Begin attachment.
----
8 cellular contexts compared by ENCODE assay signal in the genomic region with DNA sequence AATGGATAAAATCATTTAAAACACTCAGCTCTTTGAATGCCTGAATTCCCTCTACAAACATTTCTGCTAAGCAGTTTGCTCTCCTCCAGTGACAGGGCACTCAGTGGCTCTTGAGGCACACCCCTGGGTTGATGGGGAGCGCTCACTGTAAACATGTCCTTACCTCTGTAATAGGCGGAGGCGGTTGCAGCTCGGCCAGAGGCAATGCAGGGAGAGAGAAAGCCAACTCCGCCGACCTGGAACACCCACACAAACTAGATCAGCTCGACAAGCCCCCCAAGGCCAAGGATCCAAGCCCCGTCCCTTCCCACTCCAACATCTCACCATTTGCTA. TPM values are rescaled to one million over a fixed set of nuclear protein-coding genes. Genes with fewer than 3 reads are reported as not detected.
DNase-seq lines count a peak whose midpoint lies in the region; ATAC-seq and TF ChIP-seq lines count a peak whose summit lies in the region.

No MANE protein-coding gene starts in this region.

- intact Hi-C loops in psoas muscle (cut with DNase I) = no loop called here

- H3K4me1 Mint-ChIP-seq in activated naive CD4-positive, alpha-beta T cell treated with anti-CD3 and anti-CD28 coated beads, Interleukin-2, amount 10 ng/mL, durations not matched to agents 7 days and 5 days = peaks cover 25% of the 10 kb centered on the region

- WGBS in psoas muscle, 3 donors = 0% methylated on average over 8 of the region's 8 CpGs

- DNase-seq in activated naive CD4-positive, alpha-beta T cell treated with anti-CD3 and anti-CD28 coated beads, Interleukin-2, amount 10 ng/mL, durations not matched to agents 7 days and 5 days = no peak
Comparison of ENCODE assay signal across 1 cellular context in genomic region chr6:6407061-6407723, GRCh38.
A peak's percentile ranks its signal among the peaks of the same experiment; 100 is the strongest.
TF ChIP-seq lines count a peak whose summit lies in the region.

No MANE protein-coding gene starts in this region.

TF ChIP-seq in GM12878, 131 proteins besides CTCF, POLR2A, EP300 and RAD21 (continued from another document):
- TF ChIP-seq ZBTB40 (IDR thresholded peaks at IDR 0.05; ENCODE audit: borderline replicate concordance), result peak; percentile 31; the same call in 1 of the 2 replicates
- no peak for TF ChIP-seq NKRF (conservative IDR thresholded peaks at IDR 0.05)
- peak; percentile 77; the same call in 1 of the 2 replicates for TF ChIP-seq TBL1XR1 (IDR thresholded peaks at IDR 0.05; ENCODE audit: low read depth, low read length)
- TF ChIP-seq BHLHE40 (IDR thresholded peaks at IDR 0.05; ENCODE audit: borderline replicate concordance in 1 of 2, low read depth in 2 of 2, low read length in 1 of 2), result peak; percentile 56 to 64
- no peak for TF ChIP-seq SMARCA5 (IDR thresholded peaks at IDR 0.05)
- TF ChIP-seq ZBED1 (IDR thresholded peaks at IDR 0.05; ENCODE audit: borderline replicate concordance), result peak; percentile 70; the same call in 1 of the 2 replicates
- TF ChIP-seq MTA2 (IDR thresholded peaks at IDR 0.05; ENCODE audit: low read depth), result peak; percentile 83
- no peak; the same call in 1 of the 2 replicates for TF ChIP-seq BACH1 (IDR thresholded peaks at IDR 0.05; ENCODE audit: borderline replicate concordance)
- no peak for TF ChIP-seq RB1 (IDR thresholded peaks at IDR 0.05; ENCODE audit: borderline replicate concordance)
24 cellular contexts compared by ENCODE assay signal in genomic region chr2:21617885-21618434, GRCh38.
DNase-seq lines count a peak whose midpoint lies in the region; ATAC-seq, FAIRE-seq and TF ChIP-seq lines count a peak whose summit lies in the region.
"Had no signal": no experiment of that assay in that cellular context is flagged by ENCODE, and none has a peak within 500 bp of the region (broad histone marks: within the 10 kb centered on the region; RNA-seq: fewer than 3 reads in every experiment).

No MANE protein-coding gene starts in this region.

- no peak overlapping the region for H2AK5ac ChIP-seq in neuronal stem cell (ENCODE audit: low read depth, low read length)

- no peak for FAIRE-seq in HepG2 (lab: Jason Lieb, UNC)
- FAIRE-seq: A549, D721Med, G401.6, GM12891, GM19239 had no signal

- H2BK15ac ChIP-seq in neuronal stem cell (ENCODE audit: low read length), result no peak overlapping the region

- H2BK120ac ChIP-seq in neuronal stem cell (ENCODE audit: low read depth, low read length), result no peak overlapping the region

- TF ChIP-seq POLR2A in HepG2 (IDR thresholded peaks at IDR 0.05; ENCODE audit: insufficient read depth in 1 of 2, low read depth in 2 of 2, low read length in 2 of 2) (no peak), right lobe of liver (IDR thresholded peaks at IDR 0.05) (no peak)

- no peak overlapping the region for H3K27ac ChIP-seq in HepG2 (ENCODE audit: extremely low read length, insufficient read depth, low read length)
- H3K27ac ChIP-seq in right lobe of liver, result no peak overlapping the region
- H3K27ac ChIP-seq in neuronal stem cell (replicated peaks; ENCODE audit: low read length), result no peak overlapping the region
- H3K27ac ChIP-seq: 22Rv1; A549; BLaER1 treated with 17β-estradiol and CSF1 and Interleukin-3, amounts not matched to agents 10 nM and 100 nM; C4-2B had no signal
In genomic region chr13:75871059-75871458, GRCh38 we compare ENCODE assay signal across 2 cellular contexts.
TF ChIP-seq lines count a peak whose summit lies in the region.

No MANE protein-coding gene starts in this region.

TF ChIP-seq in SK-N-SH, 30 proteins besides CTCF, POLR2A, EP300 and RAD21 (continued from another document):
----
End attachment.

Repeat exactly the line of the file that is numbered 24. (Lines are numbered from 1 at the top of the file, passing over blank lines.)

"Had no signal": no experiment of that assay in that cellular context is flagged by ENCODE, and none has a peak within 500 bp of the region (broad histone marks: within the 10 kb centered on the region; RNA-seq: fewer than 3 reads in every experiment).